But the size and shape of the room are usually already predetermined.  Your final solution is to add material to the walls (and the ceiling and floor!) to absorb some of those reflections.  Be careful, though, as you don’t want to over-do it.  A typical material is semi-rigid fiberglass, such as Owens-Corning 703 is the go-to product.  This can be difficult to find in Canada but was able to locate a very similar material in Stoney Creek at Glass-Cell Iso Fab.  They have other locations in Ontario.  As a last resort, you could source out some Roxul “Safe and Sound,” but it is NOT the same thing.

Here is a sequence of photos that shows how I built my own absorptive panels, including a “cloud” for my home studio.  

The link also shows how I built what are called “bass traps” in the corners.  Bass traps help to prevent sounds from building up in the corners of rooms.  Low frequencies are particularly subject to this, which really does mess with how sound is perceived and distributed in the room.  Essentially, a bass trap is a triangular wedge that absorbs frequencies, while minimizing the “squareness” of the corner.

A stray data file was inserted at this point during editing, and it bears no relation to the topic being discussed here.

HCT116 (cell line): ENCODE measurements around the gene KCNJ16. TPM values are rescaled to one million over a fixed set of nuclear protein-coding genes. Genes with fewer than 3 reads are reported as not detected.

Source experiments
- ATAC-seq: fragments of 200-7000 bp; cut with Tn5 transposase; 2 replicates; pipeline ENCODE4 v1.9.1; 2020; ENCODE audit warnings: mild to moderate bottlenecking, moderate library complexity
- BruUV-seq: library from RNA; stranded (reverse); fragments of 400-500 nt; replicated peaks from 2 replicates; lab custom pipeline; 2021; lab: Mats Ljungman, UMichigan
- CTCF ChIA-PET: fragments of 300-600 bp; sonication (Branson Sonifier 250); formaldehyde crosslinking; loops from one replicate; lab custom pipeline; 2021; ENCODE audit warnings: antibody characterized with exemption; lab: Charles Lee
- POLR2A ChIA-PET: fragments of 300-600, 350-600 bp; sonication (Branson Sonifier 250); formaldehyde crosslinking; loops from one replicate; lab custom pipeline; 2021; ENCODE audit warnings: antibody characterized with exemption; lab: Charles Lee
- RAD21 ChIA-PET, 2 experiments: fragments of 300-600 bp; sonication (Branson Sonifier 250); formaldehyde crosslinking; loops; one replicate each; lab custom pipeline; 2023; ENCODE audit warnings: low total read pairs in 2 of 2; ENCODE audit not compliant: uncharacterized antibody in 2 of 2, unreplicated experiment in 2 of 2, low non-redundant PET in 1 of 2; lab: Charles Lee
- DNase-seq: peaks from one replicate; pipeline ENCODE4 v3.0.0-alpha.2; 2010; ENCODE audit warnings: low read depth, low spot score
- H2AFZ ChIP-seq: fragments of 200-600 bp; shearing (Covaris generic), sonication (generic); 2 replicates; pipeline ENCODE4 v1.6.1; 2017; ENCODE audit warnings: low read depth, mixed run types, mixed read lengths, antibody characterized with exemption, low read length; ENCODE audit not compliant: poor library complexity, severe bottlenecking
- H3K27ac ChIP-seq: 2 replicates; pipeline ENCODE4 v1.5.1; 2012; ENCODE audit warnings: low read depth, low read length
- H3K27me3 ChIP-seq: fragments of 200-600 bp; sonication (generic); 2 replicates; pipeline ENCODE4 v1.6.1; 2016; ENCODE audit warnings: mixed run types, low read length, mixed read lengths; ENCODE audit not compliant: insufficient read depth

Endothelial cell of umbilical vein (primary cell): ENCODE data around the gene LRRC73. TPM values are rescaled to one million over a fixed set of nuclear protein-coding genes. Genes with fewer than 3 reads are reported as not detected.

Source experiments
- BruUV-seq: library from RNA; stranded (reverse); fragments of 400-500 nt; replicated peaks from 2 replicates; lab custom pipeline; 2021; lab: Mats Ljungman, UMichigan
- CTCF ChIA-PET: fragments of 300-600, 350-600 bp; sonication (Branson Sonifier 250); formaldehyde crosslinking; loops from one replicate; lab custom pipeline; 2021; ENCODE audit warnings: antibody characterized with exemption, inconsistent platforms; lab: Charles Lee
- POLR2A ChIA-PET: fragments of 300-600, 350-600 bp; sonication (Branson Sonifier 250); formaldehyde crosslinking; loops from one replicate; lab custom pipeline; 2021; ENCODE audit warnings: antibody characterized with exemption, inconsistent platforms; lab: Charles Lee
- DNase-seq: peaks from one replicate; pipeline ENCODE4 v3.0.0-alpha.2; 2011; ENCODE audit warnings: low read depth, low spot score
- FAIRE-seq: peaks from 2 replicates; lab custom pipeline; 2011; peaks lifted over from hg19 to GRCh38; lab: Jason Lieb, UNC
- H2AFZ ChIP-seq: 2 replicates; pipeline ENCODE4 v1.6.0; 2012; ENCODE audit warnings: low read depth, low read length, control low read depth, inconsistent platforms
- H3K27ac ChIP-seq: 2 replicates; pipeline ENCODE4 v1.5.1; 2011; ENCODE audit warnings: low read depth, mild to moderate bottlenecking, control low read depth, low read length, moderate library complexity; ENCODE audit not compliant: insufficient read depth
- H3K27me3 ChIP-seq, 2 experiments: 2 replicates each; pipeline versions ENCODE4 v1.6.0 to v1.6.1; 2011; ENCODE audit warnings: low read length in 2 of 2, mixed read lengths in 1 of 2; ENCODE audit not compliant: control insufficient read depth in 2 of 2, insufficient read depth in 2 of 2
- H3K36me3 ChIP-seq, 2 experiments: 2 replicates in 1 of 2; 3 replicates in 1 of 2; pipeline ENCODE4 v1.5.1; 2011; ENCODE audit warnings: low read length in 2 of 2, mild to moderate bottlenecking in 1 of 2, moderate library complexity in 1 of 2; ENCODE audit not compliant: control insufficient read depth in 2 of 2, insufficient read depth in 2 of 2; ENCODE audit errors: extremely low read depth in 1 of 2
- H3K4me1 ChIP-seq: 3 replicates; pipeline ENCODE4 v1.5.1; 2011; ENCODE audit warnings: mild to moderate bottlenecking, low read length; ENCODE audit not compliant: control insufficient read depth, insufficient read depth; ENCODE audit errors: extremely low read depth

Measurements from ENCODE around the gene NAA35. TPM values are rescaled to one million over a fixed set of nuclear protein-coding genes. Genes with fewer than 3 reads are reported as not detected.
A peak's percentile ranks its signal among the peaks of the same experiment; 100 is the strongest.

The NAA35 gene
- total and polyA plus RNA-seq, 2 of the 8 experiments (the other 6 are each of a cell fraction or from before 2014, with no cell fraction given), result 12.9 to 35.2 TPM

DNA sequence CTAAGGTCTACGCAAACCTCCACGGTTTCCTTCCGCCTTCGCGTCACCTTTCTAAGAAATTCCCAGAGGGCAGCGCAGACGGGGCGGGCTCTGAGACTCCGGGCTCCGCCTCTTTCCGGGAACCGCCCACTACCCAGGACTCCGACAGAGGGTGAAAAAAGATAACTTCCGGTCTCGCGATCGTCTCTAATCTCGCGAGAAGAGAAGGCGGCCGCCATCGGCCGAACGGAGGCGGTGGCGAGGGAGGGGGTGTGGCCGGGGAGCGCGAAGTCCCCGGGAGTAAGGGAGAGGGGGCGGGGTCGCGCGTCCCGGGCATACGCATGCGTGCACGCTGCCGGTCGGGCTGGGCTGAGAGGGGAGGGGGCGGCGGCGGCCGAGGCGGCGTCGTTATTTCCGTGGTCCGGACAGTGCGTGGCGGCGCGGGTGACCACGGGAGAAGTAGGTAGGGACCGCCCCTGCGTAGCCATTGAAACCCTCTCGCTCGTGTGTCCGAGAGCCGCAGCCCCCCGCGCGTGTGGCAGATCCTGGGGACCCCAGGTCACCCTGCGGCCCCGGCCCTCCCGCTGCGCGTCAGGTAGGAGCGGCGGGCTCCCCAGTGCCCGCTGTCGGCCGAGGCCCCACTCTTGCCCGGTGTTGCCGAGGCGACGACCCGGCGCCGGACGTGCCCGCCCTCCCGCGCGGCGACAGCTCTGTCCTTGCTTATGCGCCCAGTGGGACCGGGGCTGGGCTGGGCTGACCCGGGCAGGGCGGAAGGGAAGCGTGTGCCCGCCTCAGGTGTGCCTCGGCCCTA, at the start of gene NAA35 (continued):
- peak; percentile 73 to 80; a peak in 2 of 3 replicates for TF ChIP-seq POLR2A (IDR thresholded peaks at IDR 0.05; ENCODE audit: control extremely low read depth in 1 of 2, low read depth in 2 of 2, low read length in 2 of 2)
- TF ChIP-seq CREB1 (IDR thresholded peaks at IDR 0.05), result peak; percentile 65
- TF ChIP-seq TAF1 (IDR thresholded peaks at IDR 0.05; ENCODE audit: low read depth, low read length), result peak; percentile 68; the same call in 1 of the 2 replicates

The difference this makes is truly remarkable.  Before treating my room, I did a frequency response measurement of my space, and it was horrifying.  I had some frequencies that were represented literally more than twice as loud or twice as quiet as others that were only a few notes away.  No wonder I couldn’t mix anything to save my life!  Now, with some changes made to how and where I was placing my monitors, along with my acoustic panels, the room is flat from about 60hz to almost 20khz, within +/- 3db.  It’s not perfect, but I can mix in there now with confidence that what I am hearing in my room when I mix will successfully translate to other systems in other rooms.

Sound Proofing: